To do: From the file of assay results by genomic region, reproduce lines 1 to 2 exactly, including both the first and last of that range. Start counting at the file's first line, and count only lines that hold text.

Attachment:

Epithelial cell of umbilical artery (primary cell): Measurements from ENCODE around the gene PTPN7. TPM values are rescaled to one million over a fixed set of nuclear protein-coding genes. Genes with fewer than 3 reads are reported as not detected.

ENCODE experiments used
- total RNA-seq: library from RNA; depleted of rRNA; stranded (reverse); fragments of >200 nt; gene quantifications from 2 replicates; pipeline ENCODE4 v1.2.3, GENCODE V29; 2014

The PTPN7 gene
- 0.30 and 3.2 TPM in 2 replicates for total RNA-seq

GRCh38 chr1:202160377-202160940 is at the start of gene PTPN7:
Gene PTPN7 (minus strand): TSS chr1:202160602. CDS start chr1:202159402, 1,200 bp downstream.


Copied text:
Epithelial cell of umbilical artery (primary cell): Measurements from ENCODE around the gene PTPN7. TPM values are rescaled to one million over a fixed set of nuclear protein-coding genes. Genes with fewer than 3 reads are reported as not detected.

ENCODE experiments used